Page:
No consultation again: CCTV rolls out in Wānaka
Just weeks after pressing pause on the roll out of CCTV cameras in Glenorchy to better consult with the community it appears cameras are being installed in Wānaka in a similar manner.
Crux understands CCTV surveillance is coming to the popular Wānaka skatepark as well as a handful of other locations in town, including outside Ardmore Street’s Doughbin Bakery.
Wānaka Skate Club president Olly Burke says he noticed a pole go up at the skatepark last week.
“I started getting calls about ‘are we getting lights at the skatepark’, which is something we’ve requested time and time again.”
But a sparky in the club crew reported the wires coming out of the pole seemed to be for CCTV.
“I thought, ‘well that’s pretty’ odd.”
No one had approached him or the club with the plan, he says, and he reckons that’s not ok.
He’s since spoken with local government elected members – deputy mayor and Wānaka councillor Quentin Smith, Lake Hāwea-based councillor Cody Tucker and Wānaka-Upper Clutha Community Board chair Simon Telfer – none of whom know exactly what was going on.
“I imagine the cameras are going to be installed before any answers come, but it’s too important of an issue to just leave," Mr Burke says.
He wants to know why members of the community – especially a group like the one he represents who is invested in the skatepark and the young people using it – or even members of the local community board haven't been consulted.
“It needs to be stopped before it just steamrolls ahead.”
It’s not clear to him why surveillance of the park is needed and, when it comes to making the spot safer, his members have long been asking for lighting and fencing, especially after a fatal night-time accident at an Auckland skate park, not a camera, he says.
“It’s a bit of a head scratcher and it’s a waste of money…they are prioritsing surveillance over safety. If someone falls in that bowl and dies, the council is going to have that on their hands.”
On Monday Crux asked the QLDC to answer questions on the alleged cameras.
At today’s time of publication, no responses to those questions had been received.
However, Crux knows the council has installed CCTV cameras at other locations across the district, and some of these are monitored by council contractor Cougar Security.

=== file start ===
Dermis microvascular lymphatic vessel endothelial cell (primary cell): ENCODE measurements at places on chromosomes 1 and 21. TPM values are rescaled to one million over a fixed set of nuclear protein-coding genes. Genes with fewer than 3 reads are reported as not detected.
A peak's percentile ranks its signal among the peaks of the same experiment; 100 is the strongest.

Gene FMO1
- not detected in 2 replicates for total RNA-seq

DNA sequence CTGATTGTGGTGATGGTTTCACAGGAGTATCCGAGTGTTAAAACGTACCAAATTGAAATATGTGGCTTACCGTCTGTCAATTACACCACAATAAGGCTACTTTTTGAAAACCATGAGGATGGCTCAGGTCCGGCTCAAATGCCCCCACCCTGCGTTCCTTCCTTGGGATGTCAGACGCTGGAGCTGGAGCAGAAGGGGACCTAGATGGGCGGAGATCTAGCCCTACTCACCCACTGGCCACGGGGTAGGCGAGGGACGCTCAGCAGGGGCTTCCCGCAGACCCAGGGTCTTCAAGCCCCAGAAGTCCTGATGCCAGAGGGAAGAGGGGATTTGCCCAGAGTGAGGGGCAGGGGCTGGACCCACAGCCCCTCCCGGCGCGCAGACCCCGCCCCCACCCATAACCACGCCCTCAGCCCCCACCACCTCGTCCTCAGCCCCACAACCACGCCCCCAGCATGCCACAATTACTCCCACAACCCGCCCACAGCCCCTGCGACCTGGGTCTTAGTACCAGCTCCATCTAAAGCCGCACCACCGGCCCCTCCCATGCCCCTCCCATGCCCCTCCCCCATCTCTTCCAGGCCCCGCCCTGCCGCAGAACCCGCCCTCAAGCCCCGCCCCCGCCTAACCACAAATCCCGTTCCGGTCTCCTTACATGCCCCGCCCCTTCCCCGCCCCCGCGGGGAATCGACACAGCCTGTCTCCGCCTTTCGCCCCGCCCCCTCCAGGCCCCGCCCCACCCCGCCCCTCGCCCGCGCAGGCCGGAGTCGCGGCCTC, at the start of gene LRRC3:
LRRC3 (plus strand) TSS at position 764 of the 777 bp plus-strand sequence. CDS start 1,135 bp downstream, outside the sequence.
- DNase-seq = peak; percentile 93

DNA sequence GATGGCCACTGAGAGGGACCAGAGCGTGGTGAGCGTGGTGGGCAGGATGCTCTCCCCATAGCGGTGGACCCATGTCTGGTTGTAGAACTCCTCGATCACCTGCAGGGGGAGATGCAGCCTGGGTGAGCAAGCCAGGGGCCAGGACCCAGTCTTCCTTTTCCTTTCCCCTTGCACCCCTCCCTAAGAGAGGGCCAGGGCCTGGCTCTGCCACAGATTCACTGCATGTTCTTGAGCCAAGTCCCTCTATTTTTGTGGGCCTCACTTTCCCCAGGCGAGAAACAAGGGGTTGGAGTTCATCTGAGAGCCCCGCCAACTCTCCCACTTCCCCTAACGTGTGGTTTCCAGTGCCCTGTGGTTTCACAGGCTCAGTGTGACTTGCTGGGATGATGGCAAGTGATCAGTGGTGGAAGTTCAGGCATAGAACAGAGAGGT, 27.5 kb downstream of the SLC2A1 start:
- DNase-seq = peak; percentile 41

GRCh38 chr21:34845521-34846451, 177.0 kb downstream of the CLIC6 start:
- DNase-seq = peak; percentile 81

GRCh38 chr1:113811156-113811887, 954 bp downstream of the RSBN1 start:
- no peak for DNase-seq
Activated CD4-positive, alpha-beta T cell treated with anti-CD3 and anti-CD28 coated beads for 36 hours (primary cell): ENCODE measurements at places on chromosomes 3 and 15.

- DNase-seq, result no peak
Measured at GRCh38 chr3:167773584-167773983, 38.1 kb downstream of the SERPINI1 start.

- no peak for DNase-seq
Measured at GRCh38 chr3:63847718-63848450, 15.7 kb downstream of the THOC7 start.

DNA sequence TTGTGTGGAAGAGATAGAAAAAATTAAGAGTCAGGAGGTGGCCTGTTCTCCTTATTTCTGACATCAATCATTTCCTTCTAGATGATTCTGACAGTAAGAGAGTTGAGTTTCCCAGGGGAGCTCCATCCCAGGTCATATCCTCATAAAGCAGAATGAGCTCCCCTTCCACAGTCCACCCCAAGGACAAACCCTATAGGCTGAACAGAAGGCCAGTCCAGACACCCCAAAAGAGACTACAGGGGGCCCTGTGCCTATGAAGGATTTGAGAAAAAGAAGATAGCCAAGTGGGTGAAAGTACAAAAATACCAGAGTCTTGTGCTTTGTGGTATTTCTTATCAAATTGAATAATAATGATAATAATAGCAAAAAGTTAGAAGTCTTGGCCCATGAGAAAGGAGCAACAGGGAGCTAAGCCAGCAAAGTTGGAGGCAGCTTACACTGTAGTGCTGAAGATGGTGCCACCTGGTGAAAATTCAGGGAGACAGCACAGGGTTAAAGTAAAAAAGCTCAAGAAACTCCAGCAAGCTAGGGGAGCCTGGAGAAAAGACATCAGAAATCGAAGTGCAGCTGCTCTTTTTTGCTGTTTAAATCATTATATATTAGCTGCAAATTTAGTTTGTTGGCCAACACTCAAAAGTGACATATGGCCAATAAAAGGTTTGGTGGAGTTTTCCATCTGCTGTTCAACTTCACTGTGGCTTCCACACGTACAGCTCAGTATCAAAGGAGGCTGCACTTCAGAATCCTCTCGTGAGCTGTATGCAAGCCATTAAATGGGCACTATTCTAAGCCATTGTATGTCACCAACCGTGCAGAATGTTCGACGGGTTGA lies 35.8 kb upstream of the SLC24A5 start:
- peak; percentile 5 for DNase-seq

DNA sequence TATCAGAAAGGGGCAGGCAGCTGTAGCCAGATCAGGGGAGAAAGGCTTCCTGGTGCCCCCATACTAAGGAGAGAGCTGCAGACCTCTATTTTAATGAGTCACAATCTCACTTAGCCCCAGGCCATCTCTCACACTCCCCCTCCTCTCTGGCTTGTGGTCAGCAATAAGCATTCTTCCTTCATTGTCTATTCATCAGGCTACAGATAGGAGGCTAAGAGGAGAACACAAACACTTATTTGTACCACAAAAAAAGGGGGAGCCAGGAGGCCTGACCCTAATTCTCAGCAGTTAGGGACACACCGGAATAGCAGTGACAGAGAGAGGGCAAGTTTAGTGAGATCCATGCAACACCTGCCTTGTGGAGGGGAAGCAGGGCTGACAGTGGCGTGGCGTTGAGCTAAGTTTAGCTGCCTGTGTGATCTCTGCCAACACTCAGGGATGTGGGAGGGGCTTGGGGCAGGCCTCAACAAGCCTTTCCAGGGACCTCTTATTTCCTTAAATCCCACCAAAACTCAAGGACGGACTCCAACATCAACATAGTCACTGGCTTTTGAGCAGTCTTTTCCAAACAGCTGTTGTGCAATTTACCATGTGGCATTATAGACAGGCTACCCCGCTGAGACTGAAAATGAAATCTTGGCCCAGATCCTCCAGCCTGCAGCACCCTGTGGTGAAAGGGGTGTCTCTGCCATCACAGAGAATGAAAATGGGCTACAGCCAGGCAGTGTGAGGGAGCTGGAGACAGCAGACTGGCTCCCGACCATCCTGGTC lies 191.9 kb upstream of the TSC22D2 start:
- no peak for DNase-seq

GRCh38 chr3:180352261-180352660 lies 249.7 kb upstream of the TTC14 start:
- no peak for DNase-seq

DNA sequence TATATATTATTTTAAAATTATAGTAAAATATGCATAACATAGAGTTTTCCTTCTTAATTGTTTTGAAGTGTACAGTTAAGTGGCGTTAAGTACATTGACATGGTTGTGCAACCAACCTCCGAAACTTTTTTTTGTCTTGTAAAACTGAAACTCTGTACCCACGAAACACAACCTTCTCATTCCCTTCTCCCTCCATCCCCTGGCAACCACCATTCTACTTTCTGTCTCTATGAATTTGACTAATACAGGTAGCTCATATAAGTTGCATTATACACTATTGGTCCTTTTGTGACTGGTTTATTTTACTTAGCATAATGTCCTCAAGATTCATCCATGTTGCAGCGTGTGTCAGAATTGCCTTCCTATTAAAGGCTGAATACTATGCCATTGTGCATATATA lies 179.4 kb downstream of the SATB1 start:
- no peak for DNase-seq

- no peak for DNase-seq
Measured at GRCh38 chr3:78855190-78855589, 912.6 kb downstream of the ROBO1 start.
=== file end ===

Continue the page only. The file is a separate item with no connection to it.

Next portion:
Mr Burke says the deputy mayor this week told him the new Wānaka cameras were instigated by the New Zealand Police.
Crux has approached Mr Smith for comment.
A police spokesperson says “the camera’s not a police camera, it’s a council camera”.
However, the police do talk with the council about many things, including locations of interest around Wānaka and the wider district, the spokesperson says.
“Any public place, such as the skatepark, where a range of people gather has the potential to be a location where instances of crime or disorder happen.”
Police do not monitor any CCTV cameras directly, but having footage available to view after an incident “is a helpful tool in the toolbox”, the spokesperson says.
Mr Burke says he’s one of a few adults who’s a regular at the skate park, and he’d like to see it a more regular stop for police on street patrol.
“Just once or twice a week, if they got out and came up to those kids – not in a negative way but just getting to know the faces and to let those kids know that are going to be coming around that area - that would cost a lot less and do a lot to stop any anti-social behaviour.”
He says the most common concerning behaviours are vaping and littering, although the nearby toilets were subject to considerable vandalism recently.
“It’s generally a really positive atmosphere, there’re not big fights.”
Wānaka-Upper Clutha Community Board chair Simon Telfer says the camera installation was news to him when Mr Burke alerted him to it, and he's since asked council staff for information on it.
He says he wants confirmation the new pole at the skate park is to be used for CCTV and whether any community consultation happened if it is.
"If this is going to lead to a CCTV camera, we need to communicate with those key stakeholder groups - and the guardians of the skate park are a key one - what are we trying to achieve, is this the best way of resolving it, what are the implications of putting that there, have we got the community's support?
"I'm expecting much greater conversation...before cameras like this are installed in community areas."
He says there has been vandalism to public property in the area, including the public toilets.
"I'm not sure at this point, until I hear back from staff, whether the two things are related."
He says he's now working with Mr Burke to put to council suggestions on improved lighting and safety fences at the park.
"We can't advocate for these things if we're not aware of them."
Main image (supplied): A pole being installed at the Wānaka Skate Park was the first the local skate club knew of plans for CCTV surveillance at the site.